Reimagining Re-entry in the Age of Coronavirus

By Emily Dougherty posted 05-06-2020 11:03 AM

  

As international educators, we have gone through an impossible situation recently and supported our students the best that we can. Anything you have done, or are doing, to support students in their abrupt re-entry is valid, appreciated, and helpful.

The purpose of this blog is to open the door to new ideas and see how we might be able to adapt our re-entry strategies in the future using the virtual and online options we’ve created. The purpose is not to make any person, or office, feel like they have not done enough. There are countless ways to support our students but what we can provide has a lot to do with staffing, time, and budget. Instead, my intention is that this blog can be a place of inspiration for us all – especially our one-person-office colleagues.

In my quest to learn what our field is doing to support our sudden returnees, I reached out to my fellow Education Abroad Regional Liaisons and members from NAFSA’s Education Abroad Knowledge Community, to returnee resources I was familiar with, and to new connections I found through opportunities shared on various listservs. What I found was a wide spectrum of support for students and I look forward to sharing these details with you here.

How can we help?

Here is a breakdown of strategies colleagues have used in supporting our sudden returnees:

Individualized Contact

  • Email students about next steps post-recall. Topics may include:
    • Possible refunds
    • Housing considerations
    • Spring/summer registration
    • If they can move to a pass/fail grading system
  • Invite students to individual Zoom/virtual meetings to debrief (recommended by Joseph Milostan, Region II, Kansas State University; BJ Titus, Director of Institutional Relations, University of Minnesota)

Website Updates

Collaboration Opportunities

  • Utilize peer mentors/ambassadors or similar student group
    • Ask for re-entry tips/testimonials about how to best manage coming home (Ilse Damkoehler, Region XI, Boston University)
    • Have Peer Advisors set up a Facebook group to create a peer support network (Joseph Milostan, Region II, Kansas State University)
  • Work with other campus offices for a special welcome home message (BJ Titus, Director of Institutional Relations, University of Minnesota)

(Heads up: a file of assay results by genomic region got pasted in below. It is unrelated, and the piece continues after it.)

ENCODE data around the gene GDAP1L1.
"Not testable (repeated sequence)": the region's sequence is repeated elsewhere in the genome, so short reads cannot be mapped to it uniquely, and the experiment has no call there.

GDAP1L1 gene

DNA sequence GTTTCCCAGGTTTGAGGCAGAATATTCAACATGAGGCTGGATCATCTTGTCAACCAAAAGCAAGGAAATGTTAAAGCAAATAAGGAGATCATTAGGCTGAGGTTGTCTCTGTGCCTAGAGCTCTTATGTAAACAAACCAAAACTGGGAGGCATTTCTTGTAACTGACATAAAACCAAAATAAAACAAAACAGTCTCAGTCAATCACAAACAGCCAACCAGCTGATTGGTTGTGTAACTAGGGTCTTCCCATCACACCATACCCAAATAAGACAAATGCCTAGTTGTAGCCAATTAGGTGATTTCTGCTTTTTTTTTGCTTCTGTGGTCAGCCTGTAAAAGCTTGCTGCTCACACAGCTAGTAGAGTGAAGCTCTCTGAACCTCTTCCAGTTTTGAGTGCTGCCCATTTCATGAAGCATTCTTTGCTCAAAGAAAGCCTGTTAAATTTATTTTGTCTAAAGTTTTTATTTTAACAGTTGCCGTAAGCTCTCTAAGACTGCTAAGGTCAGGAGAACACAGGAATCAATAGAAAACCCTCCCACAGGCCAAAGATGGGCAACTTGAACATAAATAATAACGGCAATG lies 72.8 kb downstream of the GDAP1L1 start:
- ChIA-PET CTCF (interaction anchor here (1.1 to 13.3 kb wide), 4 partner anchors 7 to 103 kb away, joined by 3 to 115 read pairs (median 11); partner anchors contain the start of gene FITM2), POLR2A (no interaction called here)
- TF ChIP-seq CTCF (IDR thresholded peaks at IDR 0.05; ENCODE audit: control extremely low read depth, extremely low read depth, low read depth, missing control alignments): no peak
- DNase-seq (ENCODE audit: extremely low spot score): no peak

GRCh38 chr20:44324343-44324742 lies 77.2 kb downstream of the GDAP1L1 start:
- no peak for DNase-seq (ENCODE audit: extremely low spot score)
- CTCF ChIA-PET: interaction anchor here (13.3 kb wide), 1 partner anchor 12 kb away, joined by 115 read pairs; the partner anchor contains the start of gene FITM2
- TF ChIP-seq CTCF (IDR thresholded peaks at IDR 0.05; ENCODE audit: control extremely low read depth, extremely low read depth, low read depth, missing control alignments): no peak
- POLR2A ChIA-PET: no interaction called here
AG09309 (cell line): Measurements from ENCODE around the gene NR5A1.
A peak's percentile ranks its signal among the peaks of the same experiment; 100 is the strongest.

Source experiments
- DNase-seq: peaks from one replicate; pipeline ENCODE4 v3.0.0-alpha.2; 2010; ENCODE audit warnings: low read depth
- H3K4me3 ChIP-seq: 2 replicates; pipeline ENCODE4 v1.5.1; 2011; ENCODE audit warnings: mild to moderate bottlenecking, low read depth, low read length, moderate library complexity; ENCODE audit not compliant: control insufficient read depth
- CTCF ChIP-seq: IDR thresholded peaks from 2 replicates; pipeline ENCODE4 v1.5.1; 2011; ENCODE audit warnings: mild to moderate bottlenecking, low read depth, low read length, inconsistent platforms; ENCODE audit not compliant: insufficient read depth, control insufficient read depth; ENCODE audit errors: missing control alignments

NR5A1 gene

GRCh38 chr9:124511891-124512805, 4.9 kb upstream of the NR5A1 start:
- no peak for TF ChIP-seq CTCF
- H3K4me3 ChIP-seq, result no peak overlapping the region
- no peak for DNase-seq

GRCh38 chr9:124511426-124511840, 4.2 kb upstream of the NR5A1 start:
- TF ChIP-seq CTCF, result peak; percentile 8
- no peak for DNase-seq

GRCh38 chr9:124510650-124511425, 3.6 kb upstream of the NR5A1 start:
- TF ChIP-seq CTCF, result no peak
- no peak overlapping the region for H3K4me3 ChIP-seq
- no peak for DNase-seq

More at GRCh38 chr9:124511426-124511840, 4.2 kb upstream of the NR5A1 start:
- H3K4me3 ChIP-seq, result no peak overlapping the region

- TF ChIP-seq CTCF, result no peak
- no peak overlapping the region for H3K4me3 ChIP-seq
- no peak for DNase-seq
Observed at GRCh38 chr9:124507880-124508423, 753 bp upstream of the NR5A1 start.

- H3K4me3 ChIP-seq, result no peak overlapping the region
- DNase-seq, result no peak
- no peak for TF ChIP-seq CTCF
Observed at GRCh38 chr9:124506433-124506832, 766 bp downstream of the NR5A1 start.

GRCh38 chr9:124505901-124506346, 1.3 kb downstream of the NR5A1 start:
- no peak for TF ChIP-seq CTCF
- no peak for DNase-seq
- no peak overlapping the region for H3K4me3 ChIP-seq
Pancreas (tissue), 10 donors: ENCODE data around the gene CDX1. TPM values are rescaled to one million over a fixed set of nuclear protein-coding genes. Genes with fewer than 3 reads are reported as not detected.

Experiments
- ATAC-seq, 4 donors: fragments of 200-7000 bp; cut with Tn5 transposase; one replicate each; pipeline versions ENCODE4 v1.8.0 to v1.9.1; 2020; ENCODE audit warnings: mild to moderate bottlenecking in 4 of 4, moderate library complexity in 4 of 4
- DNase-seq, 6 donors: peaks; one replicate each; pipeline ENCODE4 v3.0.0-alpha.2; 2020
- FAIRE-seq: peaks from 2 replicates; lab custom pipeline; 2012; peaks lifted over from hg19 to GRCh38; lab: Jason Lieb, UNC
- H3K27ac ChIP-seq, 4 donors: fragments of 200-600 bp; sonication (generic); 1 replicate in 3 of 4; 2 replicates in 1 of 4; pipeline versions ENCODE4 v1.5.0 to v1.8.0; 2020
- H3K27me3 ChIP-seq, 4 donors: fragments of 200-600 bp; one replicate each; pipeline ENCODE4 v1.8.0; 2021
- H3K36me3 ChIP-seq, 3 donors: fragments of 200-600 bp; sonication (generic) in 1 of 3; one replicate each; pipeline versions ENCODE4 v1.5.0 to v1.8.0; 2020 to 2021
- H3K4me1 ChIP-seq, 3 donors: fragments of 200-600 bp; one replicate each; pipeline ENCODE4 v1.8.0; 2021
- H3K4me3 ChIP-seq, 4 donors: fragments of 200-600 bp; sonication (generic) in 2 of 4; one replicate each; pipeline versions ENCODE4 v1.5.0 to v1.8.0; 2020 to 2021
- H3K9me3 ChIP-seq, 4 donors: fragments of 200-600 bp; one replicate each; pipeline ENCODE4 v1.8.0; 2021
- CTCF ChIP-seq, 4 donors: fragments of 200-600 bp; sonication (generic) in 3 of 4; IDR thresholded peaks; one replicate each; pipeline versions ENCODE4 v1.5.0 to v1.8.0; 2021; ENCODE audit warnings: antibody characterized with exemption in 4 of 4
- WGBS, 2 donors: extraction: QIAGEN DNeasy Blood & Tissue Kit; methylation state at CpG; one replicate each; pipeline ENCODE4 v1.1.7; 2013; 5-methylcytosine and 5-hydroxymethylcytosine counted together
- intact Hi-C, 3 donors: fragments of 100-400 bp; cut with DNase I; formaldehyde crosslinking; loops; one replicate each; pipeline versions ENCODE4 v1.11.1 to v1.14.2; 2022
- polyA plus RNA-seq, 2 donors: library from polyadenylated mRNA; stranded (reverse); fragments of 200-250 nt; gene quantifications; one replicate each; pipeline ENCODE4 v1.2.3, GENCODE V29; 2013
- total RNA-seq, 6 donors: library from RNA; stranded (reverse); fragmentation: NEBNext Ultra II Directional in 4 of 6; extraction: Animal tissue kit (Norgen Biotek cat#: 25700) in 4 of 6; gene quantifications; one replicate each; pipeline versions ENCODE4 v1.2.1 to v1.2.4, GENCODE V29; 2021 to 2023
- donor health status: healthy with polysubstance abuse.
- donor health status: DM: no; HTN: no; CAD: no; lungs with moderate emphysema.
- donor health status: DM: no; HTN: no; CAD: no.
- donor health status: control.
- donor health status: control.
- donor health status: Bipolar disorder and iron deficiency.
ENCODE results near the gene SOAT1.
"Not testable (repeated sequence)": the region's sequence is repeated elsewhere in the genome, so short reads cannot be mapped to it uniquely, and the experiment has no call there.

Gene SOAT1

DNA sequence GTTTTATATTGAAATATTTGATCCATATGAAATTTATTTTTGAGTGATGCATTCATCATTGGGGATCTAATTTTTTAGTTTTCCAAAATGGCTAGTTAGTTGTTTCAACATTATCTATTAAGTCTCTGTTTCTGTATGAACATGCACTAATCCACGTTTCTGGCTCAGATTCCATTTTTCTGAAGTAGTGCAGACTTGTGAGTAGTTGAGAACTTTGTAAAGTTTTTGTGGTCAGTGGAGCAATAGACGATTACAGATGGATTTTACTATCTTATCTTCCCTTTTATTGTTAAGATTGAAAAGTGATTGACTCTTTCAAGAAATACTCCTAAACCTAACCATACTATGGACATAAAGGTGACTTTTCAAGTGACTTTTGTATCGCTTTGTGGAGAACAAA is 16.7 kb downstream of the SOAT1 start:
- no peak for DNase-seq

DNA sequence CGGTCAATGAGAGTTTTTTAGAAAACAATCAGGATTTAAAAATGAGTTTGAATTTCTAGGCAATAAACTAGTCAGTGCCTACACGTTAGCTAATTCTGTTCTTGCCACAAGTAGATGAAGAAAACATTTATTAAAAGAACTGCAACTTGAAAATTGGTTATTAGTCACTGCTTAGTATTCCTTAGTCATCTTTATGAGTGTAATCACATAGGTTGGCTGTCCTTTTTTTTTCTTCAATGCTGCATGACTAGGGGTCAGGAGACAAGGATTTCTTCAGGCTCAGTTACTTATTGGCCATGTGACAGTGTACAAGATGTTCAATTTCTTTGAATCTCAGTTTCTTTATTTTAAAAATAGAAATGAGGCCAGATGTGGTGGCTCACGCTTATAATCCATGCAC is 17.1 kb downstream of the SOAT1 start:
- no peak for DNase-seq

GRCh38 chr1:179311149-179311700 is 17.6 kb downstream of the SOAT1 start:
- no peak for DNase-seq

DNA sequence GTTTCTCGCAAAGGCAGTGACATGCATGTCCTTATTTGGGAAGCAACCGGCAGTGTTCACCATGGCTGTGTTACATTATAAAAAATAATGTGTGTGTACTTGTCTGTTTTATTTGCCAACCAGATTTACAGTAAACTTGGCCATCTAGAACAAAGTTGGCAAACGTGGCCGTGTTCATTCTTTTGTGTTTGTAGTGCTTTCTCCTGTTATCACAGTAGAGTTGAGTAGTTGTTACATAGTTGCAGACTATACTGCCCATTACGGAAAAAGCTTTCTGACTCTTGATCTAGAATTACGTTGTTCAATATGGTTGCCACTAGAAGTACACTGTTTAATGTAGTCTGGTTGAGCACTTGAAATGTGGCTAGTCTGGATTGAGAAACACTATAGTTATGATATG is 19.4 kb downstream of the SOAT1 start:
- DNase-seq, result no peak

• Reinstate on-campus services for students who are back on campus unexpectedly (BJ Titus, Director of Institutional Relations, University of Minnesota; Sabrina Cortez, Region III, Trinity University)
  • Invite colleagues who work in the Counseling Center or in Mental health to meetings with students (BJ Titus, Director of Institutional Relations, University of Minnesota)

Online Outreach

  • Host a virtual ‘storytelling event’ for students to share their experience (Sabrina Cortez, Region III, Trinity University)
  • Create new travel prompts for your Travel Writing Program (Krista Mantello, Region I, Western Washington University)
    • Or create a travel writing program!
  • Offer Instagram takeovers focused on the perspective of being home/having a program disrupted (Joseph Milostan, Region II, Kansas State University)
  • Invite students to participate in webinars hosted through their provider (such as ISA’s three-part re-entry series)
  • Re-boot your re-entry course to start early and online (Erin Kunert, Region VI, Valparaiso University)
  • Use a staggered system to send a series of emails to breakdown information week by week – quick activities, short reads, ways to reminisce and reconnect with their host country (USAC)
  • Encourage students to read and interact with materials from their provider (such as the examples from API, AIFS, Barcelona SAE, ISA, and USAC)

Parent Resources

  • Communicate directly with parents (Sabrina Cortez, Region III, Trinity University)
  • Write blogs directed towards parents (such as AIFS and USAC)


I also want to share some information geared towards study abroad offices and some action items that you can still take as the semester wraps up.

Resources for Your Office

Easy Wins

  • Use the linked articles from above and share with your students through emails or social media
  • Invite students to use the Small Planet Studio worksheet and/or Western Washington University’s Coronavirus Anxiety workbook linked above
  • Host a virtual debrief – plan a few discussion points but be sure to go with the flow of what students want to discuss
  • Offer the opportunity for students to blog for your office